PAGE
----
The GAO released last week its report on Afghanistan Security saying “Corrective Actions Are Needed to Address Serious Accountability Concerns about Weapons Provided to Afghan National Security Forces (ANSF).”
During fiscal years 2002 through 2008, the United States spent approximately $16.5 billion to train and equip the Afghan army and police forces in order to transfer responsibility for the security of Afghanistan from the international community to the Afghan government. As part of this effort, Defense—through the U.S. Army and Navy—purchased over 242,000 small arms and light weapons, at a cost of about $120 million. As illustrated in figure 1, these weapons include rifles, pistols, shotguns, machine guns, mortars, and launchers for grenades, rockets, and missiles. The report has two main findings:
Defense Could Not Fully Account for Weapons
GAO: We found that the U.S. Army and CSTC-A did not maintain complete records for an estimated 87,000—or about 36 percent—of the 242,000 weapons Defense procured and shipped to Afghanistan for ANSF.
ANSF Cannot Fully Safeguard and Account for Weapons due to the following:
- Lack of functioning property book operations. Many Afghan army and police units did not properly maintain property books, which are fundamental tools used to establish equipment accountability and are required by Afghan ministerial decrees.
- Illiteracy. Widespread illiteracy among Afghan army and police personnel substantially impaired equipment accountability.
- Poor security. Some Afghan National Police units did not have facilities adequate to ensure the physical security of weapons and protect them against theft in a high-risk environment.
- Unclear guidance. Afghan government logistics policies were not always clear to Afghan army and police property managers […] logistics officers often carried out property accountability functions using Soviet-style accounting methods and that the Ministry was still auditing army accounts against those defunct standards.
- Corruption. Reports of alleged theft and unauthorized resale of weapons are common, including one case in which an Afghan police battalion commander in one province was allegedly selling weapons to enemy forces.
- Desertion. Desertion in the Afghan National Police has also resulted in the loss of weapons.
One of the examples cited by the GAO report refers to night vision devices: In July 2007, Defense began issuing night vision devices to the Afghan National Army. These devices are considered dangerous to the public and U.S. forces in the wrong hands, and Defense guidance calls for intensive monitoring of their use, including tracking by serial number. However, we found that CSTC-A did not begin monitoring the use of these sensitive devices until October 2008—about 15 months after issuing them. […] After we brought this to CSTC-A’s attention, it conducted an inventory and reported in December 2008 that all but 10 of the 2,410 night vision devices issued had been accounted for.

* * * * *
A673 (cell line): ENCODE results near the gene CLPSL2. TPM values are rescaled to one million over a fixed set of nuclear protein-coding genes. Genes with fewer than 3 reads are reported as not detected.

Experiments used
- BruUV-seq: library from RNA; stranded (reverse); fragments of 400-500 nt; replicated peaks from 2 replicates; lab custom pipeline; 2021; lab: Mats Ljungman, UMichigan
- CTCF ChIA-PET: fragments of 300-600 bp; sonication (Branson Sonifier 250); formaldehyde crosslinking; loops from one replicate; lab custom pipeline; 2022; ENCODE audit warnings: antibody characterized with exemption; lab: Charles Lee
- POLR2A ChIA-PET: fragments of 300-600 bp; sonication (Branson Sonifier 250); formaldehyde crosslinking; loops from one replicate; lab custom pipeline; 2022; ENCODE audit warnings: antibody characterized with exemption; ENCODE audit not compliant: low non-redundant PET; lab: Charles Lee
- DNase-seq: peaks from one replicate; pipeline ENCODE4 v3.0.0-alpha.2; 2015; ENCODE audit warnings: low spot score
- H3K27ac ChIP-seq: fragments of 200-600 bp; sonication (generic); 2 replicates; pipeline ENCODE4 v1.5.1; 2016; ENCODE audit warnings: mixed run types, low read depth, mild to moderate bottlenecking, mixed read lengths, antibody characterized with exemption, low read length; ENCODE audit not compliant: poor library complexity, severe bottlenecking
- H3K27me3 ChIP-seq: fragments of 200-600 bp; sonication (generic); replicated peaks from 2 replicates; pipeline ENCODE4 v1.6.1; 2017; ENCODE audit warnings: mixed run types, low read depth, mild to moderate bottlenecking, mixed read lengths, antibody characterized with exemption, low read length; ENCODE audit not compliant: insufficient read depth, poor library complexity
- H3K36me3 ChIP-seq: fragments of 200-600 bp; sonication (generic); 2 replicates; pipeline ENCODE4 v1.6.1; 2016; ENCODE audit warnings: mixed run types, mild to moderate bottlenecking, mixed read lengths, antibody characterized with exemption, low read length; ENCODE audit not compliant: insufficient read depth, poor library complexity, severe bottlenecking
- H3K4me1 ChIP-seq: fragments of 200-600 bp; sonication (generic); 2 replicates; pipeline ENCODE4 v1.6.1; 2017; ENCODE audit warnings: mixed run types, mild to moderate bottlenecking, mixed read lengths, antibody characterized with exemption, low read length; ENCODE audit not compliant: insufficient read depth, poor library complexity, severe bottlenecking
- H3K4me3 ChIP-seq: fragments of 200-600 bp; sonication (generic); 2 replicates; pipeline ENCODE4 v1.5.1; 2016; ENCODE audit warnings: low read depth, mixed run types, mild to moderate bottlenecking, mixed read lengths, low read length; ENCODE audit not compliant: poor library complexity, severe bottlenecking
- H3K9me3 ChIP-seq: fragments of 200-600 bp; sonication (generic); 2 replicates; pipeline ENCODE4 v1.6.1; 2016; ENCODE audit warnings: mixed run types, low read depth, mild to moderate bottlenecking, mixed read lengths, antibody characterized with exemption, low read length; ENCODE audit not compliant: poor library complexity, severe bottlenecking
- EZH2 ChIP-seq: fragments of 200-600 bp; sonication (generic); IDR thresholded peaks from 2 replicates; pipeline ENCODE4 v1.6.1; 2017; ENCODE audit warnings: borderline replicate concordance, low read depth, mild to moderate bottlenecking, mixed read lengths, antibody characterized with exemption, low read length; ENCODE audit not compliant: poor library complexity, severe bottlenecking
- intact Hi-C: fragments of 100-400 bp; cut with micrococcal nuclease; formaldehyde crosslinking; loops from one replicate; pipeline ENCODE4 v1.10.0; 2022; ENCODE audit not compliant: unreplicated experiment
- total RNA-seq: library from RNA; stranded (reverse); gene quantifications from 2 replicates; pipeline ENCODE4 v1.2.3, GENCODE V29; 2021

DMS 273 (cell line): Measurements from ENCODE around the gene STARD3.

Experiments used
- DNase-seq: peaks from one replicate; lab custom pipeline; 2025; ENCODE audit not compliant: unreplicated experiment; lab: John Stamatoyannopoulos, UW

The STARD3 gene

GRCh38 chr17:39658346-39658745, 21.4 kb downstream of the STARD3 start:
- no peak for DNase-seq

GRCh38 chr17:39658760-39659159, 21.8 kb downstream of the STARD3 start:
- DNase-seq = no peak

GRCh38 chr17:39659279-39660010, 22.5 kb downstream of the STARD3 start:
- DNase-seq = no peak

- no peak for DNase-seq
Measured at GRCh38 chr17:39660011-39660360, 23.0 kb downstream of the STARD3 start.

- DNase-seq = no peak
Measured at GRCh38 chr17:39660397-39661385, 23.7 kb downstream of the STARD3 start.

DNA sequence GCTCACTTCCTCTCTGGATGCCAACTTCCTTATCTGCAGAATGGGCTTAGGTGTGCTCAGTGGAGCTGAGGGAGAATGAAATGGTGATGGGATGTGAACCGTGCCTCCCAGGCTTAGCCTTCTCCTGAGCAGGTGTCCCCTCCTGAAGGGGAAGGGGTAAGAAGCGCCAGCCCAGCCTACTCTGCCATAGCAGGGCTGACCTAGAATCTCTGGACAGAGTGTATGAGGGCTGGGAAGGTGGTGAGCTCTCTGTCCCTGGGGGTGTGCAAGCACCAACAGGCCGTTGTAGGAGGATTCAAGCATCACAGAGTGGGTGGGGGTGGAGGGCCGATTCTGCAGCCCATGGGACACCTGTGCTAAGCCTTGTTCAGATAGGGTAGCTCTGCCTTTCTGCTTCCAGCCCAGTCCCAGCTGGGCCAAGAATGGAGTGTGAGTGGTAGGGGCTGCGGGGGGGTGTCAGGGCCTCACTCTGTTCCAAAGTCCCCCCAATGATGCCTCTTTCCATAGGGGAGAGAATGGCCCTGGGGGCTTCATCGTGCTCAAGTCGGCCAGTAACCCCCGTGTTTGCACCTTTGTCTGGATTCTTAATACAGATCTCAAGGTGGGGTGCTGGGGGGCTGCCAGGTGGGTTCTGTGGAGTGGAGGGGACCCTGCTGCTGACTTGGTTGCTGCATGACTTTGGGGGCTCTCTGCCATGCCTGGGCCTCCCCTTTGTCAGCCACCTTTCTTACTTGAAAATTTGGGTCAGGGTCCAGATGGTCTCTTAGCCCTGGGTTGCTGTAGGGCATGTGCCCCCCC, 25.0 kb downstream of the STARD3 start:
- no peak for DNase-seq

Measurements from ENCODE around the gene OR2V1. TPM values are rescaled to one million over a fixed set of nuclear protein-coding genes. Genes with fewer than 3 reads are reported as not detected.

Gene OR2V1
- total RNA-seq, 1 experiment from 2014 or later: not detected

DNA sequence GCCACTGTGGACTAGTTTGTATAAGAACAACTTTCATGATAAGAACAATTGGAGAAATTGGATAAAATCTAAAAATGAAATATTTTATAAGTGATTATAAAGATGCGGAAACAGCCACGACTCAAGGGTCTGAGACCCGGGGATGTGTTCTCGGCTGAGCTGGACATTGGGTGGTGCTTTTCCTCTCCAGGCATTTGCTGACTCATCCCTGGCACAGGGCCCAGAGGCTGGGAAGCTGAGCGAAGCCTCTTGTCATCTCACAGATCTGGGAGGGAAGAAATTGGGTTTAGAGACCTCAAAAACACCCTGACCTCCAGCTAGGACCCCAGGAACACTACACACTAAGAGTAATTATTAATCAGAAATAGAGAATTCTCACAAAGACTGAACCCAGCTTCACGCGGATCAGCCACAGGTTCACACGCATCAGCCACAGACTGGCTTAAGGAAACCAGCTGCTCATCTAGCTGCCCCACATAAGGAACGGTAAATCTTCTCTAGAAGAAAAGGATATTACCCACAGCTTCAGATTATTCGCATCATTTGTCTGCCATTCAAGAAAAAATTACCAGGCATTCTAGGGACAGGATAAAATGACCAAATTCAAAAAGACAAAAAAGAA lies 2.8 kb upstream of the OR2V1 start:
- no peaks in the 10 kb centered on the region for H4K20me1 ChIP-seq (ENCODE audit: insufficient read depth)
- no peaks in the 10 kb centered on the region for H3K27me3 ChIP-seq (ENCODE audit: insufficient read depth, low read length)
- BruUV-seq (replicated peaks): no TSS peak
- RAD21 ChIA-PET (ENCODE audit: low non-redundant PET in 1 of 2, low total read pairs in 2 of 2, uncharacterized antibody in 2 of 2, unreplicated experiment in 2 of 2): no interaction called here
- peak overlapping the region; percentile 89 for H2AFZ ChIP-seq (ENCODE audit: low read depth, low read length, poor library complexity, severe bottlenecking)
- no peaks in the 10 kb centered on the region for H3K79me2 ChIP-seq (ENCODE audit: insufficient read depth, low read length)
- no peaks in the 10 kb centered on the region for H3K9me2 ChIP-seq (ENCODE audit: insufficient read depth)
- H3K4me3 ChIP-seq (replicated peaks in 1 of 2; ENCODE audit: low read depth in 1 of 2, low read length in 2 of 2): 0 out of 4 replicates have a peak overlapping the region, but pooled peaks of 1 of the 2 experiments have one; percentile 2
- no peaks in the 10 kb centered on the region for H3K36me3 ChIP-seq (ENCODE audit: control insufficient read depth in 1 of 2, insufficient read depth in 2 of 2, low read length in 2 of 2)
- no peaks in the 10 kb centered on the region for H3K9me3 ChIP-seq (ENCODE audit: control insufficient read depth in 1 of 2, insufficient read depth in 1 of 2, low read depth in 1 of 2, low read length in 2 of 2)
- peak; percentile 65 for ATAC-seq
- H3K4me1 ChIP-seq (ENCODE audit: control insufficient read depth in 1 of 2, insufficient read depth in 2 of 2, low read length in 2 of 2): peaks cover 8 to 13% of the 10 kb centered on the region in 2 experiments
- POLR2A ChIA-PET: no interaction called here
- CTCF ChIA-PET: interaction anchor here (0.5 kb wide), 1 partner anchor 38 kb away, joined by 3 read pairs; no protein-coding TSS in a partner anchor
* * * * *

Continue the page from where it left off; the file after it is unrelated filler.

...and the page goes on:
Would anyone be surprised if the 10 night vision devices are found in Sitara Market? Shahan Mufti who covers Pakistan for GlobalPost and as correspondent for the Christian Science Monitor since 2007 recently reported “In the wrong hands,” about Peshawar’s black market for stolen goods:
I was recently able to purchase a U.S. military laptop for $650 from a small kiosk, which is known as the “Sitara Market,” on the western edge of the sprawling open-air markets on the edge of Peshawar. […] The laptop, which has clear U.S. military markings and serial numbers, contained restricted U.S. military information, as well as software for military platforms, the identities of numerous military personnel and information about weaknesses and flaws in American military vehicles being employed in the war in Afghanistan.
The GAO made several recommendations in its report to help improve accountability for weapons and other sensitive equipment that the United States provided to ANSF. As talks about a military surge in Afghanistan becomes louder, this also becomes more crucial – the weapons targeting our troops there may no longer just be remnants from the Soviet-Afghan war, but procured and paid for by the U.S.A. Links to the reports below in pdf files.
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